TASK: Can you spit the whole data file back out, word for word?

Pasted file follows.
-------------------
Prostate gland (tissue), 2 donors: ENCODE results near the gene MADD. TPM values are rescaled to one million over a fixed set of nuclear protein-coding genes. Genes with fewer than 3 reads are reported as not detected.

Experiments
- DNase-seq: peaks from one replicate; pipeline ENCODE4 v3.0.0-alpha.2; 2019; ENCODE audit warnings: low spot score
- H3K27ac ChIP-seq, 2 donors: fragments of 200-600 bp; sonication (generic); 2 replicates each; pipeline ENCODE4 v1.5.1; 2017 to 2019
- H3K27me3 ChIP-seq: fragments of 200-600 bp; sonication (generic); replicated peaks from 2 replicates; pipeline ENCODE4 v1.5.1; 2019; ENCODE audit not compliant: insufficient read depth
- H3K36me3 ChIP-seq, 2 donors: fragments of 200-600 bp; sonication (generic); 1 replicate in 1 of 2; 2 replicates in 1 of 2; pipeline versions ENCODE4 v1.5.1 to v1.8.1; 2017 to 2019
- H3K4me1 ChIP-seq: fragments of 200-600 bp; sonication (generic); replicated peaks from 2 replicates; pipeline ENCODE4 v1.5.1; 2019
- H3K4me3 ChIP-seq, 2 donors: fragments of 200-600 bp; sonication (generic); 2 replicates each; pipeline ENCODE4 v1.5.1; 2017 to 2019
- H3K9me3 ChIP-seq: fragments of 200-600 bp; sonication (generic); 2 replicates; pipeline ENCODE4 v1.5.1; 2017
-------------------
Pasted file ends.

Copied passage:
Prostate gland (tissue), 2 donors: ENCODE results near the gene MADD. TPM values are rescaled to one million over a fixed set of nuclear protein-coding genes. Genes with fewer than 3 reads are reported as not detected.

Experiments
- DNase-seq: peaks from one replicate; pipeline ENCODE4 v3.0.0-alpha.2; 2019; ENCODE audit warnings: low spot score
- H3K27ac ChIP-seq, 2 donors: fragments of 200-600 bp; sonication (generic); 2 replicates each; pipeline ENCODE4 v1.5.1; 2017 to 2019
- H3K27me3 ChIP-seq: fragments of 200-600 bp; sonication (generic); replicated peaks from 2 replicates; pipeline ENCODE4 v1.5.1; 2019; ENCODE audit not compliant: insufficient read depth
- H3K36me3 ChIP-seq, 2 donors: fragments of 200-600 bp; sonication (generic); 1 replicate in 1 of 2; 2 replicates in 1 of 2; pipeline versions ENCODE4 v1.5.1 to v1.8.1; 2017 to 2019
- H3K4me1 ChIP-seq: fragments of 200-600 bp; sonication (generic); replicated peaks from 2 replicates; pipeline ENCODE4 v1.5.1; 2019
- H3K4me3 ChIP-seq, 2 donors: fragments of 200-600 bp; sonication (generic); 2 replicates each; pipeline ENCODE4 v1.5.1; 2017 to 2019
- H3K9me3 ChIP-seq: fragments of 200-600 bp; sonication (generic); 2 replicates; pipeline ENCODE4 v1.5.1; 2017